// eg. optional with value
let firstName : String? = "Axel"
// is actually calling
let firstName : Optional<String> = Optional.some("Axel")


// eg. optional with nil
let middleName : String? = nil
// is actually calling
let middleName : Optional<String> = Optional.none

When you are printing an optional value, you will get output like Optional("Cupnoodle") , this is because the string value is wrapped inside an Optional enum ( ie. Optional enum case some(Wrapped), "Cupnoodle" is the "Wrapped" variable).

Force unwrap

To get the wrapped value inside Optional, the easiest way is to use !, also known as force unwrap.

let middleName : String? = "Cupnoodle"

// force unwrap it
print("\(middleName!)")
// this will print 'Cupnoodle' instead of 'Optional("Cupnoodle")'

Exclaimation mark (!) is used for forced unwrap to indicate danger, danger as in your app will crash if the unwrapped variable is a nil.

If you force unwrap a nil optional variable, your app will crash with error like this:
Force unwrap error
(fatal error: unexpectedly found nil while unwrapping an Optional value)

Only perform force unwrap if you are absolutely sure that the variable is not nil.

Optional binding

What if you are unsure whether the variable is nil but you still want to use it?

A simple way to do it is to check if it is nil before force unwrapping:

let middleName: String?  = nil

if middleName != nil {
    print("\(middleName!)")
}

// won't crash as force unwrapping won't occur if middleName is nil

We can assign a non-optional variable to hold the unwrapped value as well:

let middleName: String?  = "Cupnoodle"

if middleName != nil {
    // non optional String to store unwrapped value
    let unwrappedMiddleName : String = middleName!
    print("\(unwrappedMiddleName)")
}

// output 'Cupnoodle'

Since the pattern of previous example (assigning a non-optional variable to hold the unwrapped value) is commonly used, Swift has a shortcut for it:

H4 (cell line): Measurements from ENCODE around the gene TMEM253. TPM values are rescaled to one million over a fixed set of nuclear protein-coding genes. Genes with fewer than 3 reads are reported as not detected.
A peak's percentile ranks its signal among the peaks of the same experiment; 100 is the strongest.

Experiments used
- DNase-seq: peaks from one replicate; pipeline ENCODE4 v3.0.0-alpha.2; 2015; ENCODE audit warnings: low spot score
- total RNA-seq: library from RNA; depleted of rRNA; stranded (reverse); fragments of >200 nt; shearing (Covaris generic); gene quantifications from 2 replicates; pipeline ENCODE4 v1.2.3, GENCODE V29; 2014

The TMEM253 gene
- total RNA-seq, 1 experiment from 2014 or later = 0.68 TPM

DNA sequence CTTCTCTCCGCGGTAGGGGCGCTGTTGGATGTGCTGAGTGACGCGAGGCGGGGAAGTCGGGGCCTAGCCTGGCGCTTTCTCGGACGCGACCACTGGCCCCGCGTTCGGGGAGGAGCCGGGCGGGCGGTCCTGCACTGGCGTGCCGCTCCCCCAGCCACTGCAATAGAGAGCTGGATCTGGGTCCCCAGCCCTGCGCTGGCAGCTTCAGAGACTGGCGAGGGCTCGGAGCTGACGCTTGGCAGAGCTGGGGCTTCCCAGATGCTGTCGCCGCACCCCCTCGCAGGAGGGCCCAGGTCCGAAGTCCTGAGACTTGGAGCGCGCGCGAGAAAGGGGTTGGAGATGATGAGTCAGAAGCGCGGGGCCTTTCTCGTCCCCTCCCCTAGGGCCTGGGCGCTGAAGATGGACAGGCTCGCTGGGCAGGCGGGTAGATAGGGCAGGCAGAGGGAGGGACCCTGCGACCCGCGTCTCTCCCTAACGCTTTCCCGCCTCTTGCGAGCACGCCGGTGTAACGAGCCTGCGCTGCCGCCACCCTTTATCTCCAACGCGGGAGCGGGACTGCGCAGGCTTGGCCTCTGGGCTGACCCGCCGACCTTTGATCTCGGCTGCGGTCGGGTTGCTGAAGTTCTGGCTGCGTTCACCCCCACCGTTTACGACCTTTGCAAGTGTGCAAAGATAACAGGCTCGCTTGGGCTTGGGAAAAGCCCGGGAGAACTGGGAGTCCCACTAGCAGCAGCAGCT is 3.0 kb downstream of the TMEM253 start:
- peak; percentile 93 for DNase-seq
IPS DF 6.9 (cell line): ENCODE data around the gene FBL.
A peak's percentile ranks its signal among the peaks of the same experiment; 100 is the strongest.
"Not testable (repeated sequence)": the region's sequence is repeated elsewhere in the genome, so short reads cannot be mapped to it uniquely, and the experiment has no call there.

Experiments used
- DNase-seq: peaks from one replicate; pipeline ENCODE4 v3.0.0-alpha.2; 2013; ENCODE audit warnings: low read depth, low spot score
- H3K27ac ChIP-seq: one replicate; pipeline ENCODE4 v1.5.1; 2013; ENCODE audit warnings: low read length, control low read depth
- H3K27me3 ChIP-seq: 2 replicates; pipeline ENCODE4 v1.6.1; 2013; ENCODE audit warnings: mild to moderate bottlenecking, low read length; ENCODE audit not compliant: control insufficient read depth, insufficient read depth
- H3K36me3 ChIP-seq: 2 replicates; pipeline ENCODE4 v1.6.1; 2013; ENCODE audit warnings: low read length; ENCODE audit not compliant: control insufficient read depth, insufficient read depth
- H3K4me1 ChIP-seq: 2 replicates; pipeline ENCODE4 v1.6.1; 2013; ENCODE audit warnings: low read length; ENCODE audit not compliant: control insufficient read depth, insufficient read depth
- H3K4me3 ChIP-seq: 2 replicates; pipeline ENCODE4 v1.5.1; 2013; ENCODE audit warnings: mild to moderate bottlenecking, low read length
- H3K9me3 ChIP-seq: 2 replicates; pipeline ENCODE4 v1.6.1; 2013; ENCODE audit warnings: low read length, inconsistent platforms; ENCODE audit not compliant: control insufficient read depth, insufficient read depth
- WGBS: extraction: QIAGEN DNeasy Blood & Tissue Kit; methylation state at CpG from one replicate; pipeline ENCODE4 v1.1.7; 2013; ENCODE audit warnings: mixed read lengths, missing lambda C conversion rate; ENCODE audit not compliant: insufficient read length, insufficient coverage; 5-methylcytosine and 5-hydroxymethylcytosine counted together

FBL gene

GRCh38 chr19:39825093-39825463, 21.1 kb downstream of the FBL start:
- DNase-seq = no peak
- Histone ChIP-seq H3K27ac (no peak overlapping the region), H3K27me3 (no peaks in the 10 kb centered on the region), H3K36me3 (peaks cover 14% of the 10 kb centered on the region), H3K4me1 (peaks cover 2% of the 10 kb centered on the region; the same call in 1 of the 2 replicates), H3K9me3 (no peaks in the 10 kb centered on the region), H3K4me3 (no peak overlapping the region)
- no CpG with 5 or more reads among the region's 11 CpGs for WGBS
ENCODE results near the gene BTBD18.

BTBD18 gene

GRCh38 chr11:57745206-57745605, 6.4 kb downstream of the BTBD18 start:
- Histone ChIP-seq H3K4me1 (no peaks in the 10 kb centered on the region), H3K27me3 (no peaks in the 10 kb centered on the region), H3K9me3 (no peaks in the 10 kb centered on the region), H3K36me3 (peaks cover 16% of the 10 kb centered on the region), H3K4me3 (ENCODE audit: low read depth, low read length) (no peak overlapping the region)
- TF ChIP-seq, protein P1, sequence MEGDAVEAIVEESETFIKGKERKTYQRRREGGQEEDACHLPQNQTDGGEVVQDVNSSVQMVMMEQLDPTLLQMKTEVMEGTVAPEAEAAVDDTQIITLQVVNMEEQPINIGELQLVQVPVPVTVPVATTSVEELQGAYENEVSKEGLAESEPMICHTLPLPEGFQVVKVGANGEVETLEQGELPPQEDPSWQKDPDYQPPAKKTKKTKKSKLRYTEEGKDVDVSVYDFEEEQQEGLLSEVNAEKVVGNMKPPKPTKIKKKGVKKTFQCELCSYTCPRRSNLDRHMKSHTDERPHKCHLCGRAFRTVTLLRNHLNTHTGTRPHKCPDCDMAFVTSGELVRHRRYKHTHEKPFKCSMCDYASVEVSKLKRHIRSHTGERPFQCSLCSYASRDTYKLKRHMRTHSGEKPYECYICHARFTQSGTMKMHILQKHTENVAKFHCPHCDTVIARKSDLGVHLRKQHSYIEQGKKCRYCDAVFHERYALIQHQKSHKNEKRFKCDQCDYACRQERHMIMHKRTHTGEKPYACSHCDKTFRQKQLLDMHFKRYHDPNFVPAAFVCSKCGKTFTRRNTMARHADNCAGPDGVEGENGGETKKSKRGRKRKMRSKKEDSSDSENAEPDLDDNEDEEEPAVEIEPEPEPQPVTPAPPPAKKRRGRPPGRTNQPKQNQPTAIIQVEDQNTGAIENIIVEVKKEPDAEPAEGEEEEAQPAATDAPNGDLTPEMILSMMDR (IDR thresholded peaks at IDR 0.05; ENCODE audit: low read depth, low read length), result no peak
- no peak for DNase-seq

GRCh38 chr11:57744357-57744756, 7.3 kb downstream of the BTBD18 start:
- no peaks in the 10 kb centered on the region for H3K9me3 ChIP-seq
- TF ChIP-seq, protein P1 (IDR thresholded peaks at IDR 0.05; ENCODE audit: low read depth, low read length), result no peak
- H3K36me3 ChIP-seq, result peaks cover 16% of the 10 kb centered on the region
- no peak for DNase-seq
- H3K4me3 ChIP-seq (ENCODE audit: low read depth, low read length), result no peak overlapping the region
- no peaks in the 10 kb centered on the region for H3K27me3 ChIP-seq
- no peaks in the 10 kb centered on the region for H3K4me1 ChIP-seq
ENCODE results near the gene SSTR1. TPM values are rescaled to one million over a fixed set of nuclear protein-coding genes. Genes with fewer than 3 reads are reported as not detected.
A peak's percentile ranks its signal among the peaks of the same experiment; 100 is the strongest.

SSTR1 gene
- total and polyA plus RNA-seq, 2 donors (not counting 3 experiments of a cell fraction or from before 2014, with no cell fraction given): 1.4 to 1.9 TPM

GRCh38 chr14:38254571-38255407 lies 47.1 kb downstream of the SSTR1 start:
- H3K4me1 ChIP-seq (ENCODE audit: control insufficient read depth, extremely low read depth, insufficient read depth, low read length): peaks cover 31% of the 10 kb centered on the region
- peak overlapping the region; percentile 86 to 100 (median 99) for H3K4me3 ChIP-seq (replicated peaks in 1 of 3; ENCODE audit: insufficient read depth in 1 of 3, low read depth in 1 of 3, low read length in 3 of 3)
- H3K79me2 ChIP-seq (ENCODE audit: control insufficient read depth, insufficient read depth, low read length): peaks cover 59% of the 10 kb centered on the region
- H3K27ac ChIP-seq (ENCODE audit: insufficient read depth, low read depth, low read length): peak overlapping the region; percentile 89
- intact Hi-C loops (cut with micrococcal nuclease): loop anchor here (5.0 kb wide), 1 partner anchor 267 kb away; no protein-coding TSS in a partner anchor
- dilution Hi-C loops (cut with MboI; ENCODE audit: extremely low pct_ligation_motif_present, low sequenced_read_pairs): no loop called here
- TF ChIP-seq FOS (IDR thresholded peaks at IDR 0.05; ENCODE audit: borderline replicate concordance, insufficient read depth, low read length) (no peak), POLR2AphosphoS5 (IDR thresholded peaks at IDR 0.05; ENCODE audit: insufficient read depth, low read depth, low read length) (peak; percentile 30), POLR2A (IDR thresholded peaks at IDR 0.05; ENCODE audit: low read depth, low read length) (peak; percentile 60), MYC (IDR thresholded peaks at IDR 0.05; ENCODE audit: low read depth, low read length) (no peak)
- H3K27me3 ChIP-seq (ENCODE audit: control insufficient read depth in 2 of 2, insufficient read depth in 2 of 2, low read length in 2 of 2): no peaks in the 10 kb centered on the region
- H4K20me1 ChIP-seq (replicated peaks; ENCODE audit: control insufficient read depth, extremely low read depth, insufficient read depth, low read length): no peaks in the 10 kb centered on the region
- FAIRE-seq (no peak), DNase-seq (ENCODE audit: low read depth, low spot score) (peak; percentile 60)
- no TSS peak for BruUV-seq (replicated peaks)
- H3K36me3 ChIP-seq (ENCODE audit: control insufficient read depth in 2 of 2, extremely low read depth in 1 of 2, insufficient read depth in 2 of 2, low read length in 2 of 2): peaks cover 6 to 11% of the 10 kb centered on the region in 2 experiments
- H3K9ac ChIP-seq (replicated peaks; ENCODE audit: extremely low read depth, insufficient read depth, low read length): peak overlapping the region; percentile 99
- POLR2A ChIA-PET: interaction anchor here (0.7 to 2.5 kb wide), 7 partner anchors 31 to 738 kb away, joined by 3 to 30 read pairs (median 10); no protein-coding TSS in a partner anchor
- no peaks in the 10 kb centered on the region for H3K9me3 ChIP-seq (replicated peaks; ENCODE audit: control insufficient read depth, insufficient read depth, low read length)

let middleName: String?  = "Cupnoodle"

// non optional String to store unwrapped value
if let unwrappedMiddleName = middleName {
    print("\(unwrappedMiddleName)")
}

// output 'Cupnoodle'

This is called optional binding .

Swift also allow you to use back the same variable name for optional binding, if the same variable name is used, the non-optional / unwrapped variable will be used inside the if let a = a { ... } or if var a = a { ... } scope.

let middleName: String?  = "Cupnoodle"

// non optional String to store unwrapped value
// notice the same variable name 'middleName' on left and right
if let middleName = middleName {
    // the middleName used inside the 'if let' is non-optional / unwrapped
    print("\(middleName)")
}

// output 'Cupnoodle'

Swift also allow you to do optional binding for multiple variable in one go like this:

let firstName: String? = "Axel"
let lastName: String? = "Kee"

// only perform the code inside if both firstName and lastName is not nil
if let firstName = firstName,
   let lastName = lastName {
   
   print("\(firstName) \(lastName)")
}

Optional binding first check if the variables are nil or not, if all the variables are not nil, then it will take the unwrapped values and execute the code inside it.

Optional chaining

Checking for nil value in optional can be tedious at times. There might be scenario where you only want to perform a function on an object when the object isn't nil.

For example, let's say we have a 'eat' function in Person struct and we want the app to call 'eat' function only when the person is not nil.